The Nature of Happiness

This week, Trinity hosted a showing of the documentary film, The Race to Nowhere, about the pressure children and youth feel in America today in connection with school.  The film tells the story of overworked kids spending hours each night on homework, driven by their anxiety (an anxiety shared and often promoted by their parents) to be stellar students so that they can get into college and, ultimately, have successful careers.  The film documents the profoundly negative effects that this dynamic has on our young people and, by extension, on our society as a whole.

One of the points made in the film is that all of this anxiety to be the best, to win top academic honors and get into the best schools is really based on one dominant vision of what it means to be happy.  And in America, that vision of happiness is rooted in high-paying jobs that allow people to have big houses, nice cars and lots of stuff.   It is the image of happiness that is constantly featured in American media and is lifted up as the ideal that we should all be striving for.

One problem with this American definition of happiness is that it is increasingly difficult to attain.  There are a limited number of high-paying careers, and as the recent recession demonstrates, big houses and fancy cars can easily disappear when the economy runs into trouble.  Another problem with this definition of happiness – and perhaps the biggest problem of all – is that even if one is able to get the high-paying job, buy the big house and drive the fancy car, it doesn’t necessarily lead one to be happy.  In fact, the world in general and America in particular are filled with wealthy people who, according to multiple studies, aren’t very happy.

So, as Race to Nowhere so clearly demonstrates, we are raising generations of children who are pressured into striving for a particular model of success that they are told will lead them to be happy and yet, for many, many people, doesn’t actually make them happy.  In fact, the film shows that many of these kids are becoming psychologically and physically ill in this journey to supposed happiness, and some of them are even taking their own lives.  No route to happiness is worth such a high price.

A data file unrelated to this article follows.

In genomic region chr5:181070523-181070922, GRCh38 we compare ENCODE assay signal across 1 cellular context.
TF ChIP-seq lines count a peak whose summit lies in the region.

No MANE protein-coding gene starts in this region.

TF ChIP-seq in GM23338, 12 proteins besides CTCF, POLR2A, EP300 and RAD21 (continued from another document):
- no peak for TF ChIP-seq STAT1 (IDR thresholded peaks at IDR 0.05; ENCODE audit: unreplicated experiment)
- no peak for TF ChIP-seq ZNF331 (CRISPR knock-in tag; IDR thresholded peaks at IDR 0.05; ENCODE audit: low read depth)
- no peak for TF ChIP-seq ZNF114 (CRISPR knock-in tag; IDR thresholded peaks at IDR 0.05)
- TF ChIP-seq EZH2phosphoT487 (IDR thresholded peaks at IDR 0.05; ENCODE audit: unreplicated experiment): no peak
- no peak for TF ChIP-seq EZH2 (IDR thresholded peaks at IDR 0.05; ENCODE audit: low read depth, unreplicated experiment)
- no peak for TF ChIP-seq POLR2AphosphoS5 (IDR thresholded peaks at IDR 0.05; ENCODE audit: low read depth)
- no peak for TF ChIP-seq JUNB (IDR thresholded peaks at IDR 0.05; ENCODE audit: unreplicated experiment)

Faith communities, and the traditions they represent, have a lot to say about happiness, and in the case of the Christian tradition the definition of happiness actually has nothing to do with the accumulation of wealth.  In fact, the Christian definition of happiness has everything to do with giving wealth away!  Including the most valuable thing we have:  ourselves.

For Christians, our goal should be to live a life that is deeply rooted in God.  And when we ask how we are to do that, when we want to know what such a deeply rooted life looks like, we look to the example of Jesus, whom we proclaim to be a human life filled with God.  When we look at the life of Christ with the question, “What leads to happiness?”, we don’t see anything close to the American definition of happiness that is being pressed upon our children.  The definition of happiness in the life of Christ is something quite different – it is a definition comprised of three loves.